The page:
The Grinch was shown on TV a couple of days ago; a friend on Facebook posted that fact. I played Cindy Lou Who wearing my own pink and green bathrobe in the third grade production of that enduring tale, but upon hearing that Whoville happenings had already descended on us put a damper on my fond memory.
On Halloween, I stopped at Target to buy candy for Trick or Treaters. One side of the aisle was haphazard with bags of candy scattered around by past shoppers scrambling for their favorites. The other side was being stocked with everything red and green, from yummy candies to seasonal coffees. The sharp contrast wreaked havoc on my psyche and took an ounce of fun out of Halloween for me, particularly when I had to ask a Target employee to move the large cart heaped with soon to be shelved holiday delights just so I could get through the aisle.
In the supermarket, I heard a Christmas song was playing. It was a catchy one, and I started to bob a bit and mouth the words. Then I realized it was a holiday song and …November 2nd. My initial reaction quickly ceased, replaced by bewilderment.
My local hardware store, OSH, just sent an email with 20% off holiday décor online. I stopped by there yesterday to buy a few things and the Christmas shop was in full bloom at the front of the store, resembling a store within a store with lighted arches over the aisles. How festive!
Hey all you marketers; I’d really like to enjoy Thanksgiving. Will you please take a step back and allow me to be THANKFUL before I have to start thinking about a jolly man in a red suit?
I know marketing is important; uh, I do it for a living too. Consumers need to be aware of you and learn what your brand is about and what it can do for them. No issues with that! What I don’t like (and I’m sure many of you agree with me) is the shoving down the throat syndrome; pressuring us all to gulp rather than sip.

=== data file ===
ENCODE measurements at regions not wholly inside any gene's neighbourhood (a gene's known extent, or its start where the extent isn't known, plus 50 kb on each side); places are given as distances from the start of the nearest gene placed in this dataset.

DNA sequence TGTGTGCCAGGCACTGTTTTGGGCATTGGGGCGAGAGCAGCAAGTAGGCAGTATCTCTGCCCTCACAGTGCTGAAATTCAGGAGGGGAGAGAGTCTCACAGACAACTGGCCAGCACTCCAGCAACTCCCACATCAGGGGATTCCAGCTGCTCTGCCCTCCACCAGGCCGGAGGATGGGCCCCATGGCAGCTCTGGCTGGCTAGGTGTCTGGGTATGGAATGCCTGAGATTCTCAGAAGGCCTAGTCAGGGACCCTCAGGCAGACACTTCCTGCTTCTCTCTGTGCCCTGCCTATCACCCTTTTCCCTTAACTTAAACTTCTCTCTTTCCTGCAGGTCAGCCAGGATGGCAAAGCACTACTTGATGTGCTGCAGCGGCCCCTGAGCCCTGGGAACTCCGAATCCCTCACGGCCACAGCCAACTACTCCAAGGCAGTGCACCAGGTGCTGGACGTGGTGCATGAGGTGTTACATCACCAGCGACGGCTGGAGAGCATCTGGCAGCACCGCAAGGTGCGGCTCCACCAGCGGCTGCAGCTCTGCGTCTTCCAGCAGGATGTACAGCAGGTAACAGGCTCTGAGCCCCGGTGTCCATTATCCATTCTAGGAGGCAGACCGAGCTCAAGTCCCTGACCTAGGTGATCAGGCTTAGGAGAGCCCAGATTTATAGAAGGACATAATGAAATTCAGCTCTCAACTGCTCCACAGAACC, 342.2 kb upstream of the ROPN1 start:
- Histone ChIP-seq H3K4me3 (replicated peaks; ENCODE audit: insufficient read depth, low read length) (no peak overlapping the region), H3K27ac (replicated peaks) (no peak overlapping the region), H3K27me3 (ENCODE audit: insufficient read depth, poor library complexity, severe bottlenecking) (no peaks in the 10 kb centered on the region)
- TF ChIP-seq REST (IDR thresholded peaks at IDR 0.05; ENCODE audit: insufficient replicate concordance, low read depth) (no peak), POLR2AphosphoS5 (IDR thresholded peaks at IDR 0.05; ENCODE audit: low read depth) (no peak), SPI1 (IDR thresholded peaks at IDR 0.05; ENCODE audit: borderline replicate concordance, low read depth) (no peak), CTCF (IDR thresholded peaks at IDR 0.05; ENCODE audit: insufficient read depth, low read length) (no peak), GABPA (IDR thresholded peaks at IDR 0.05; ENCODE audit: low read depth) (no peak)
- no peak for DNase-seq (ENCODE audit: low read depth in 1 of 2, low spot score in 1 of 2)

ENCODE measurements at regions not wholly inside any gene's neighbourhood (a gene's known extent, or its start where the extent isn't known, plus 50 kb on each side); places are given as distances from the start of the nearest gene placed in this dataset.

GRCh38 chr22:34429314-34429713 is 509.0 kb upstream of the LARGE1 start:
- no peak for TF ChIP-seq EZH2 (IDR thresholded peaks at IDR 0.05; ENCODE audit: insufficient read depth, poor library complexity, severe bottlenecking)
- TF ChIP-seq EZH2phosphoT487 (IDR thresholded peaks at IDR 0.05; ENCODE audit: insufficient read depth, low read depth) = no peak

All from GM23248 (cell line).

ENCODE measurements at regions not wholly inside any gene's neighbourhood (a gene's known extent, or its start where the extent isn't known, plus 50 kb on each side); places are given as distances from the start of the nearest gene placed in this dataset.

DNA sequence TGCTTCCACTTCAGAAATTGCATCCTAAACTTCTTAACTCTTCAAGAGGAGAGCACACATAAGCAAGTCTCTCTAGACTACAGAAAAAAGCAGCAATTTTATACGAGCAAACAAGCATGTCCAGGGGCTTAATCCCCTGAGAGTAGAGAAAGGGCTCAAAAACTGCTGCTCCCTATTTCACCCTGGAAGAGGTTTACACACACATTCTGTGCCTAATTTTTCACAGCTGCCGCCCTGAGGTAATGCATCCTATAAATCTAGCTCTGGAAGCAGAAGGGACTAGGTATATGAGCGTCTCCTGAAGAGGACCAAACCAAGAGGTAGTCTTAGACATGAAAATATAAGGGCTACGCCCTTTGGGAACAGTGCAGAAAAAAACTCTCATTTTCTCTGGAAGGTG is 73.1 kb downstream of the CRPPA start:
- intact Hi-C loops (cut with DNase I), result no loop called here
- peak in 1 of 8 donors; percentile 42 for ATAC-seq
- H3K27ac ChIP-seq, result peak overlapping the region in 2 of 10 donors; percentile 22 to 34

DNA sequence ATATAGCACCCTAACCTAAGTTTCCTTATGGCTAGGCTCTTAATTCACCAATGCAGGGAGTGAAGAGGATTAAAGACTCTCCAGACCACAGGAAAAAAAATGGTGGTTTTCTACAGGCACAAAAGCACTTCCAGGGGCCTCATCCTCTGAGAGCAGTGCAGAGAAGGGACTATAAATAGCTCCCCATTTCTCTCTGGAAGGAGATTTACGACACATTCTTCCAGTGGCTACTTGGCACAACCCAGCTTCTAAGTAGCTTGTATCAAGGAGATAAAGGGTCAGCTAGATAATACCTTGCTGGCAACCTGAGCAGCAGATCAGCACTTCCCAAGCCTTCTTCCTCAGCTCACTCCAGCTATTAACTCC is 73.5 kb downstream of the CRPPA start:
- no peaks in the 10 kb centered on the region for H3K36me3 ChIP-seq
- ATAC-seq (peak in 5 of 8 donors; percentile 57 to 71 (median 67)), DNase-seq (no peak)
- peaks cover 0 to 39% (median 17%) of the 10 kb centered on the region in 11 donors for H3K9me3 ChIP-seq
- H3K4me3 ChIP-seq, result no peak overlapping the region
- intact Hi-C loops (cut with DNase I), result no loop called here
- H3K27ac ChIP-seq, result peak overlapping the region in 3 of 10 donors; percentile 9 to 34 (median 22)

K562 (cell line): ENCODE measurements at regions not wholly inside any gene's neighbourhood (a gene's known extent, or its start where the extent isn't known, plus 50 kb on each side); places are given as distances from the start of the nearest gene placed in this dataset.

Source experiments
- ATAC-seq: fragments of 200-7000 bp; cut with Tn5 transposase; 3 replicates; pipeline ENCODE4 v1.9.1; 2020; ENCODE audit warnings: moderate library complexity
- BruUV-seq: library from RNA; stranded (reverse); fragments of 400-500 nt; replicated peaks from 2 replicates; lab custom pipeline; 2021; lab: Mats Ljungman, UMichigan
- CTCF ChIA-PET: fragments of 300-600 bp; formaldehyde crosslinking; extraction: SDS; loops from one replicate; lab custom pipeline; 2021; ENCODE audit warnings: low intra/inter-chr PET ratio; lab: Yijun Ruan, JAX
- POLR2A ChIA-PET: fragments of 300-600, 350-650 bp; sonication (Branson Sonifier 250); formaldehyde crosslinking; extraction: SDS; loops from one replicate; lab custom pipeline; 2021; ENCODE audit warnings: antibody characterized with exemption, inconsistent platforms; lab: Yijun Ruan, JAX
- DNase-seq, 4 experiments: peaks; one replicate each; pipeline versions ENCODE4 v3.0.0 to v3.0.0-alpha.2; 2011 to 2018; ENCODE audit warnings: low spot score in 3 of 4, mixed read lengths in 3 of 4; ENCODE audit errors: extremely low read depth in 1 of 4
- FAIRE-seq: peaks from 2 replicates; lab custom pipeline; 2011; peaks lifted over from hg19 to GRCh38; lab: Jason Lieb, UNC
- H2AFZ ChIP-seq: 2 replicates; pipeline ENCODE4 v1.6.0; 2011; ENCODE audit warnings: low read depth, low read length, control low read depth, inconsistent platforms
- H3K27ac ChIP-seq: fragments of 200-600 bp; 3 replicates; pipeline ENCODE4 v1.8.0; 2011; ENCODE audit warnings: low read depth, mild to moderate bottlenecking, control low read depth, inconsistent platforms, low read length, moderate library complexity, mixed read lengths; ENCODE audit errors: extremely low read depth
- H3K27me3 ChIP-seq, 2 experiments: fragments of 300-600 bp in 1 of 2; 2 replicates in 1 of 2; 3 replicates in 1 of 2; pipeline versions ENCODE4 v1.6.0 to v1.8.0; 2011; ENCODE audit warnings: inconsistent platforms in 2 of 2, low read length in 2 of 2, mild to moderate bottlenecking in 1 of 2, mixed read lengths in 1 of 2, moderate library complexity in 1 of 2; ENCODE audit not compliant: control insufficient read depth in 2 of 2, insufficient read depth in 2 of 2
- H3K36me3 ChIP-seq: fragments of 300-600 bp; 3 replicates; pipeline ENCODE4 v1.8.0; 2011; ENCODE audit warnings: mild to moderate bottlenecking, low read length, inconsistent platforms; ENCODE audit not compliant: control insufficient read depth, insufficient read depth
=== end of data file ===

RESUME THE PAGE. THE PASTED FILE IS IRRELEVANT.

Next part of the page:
October through December represents BIG bucks for the retailers peaking with “I dare you to find a parking space” Black Friday. While I welcome the frivolous “gotta get a gift” spending since it contributes to the lousy U.S. economy, I wonder if we’ve lost touch with what the end of year holidays are all about. It’s not about buying gifts for people!
I’m not against the tradition of gift giving. And now, I have to admit there are alternative ways to participate in my share of holiday giving. No, I don’t regift nor am I a crafter. I DO peruse the sales of course, but I’ve found that shopping at garage sales, resale shops and vintage stores results in unique, one-of-a-kind items that can usually can be bought for a song. I’m not talking about 1984 shoulder padded blazers here, but focusing on items more ornamental in nature that suit the recipient’s décor, a gently used collectible book, or something more practical…would you believe I know someone that collects old waffle irons?
In other words, I frequent those sellers who have little or no marketing! I’m still spreading the wealth, right?
The point is that through the magic of marketing, we continue to drift away and lose sight of what the end of the year is all about. Personally, I will do my best to avoid anything associated with red and green until after Thanksgiving. Bring on the turkey and all the trimmings!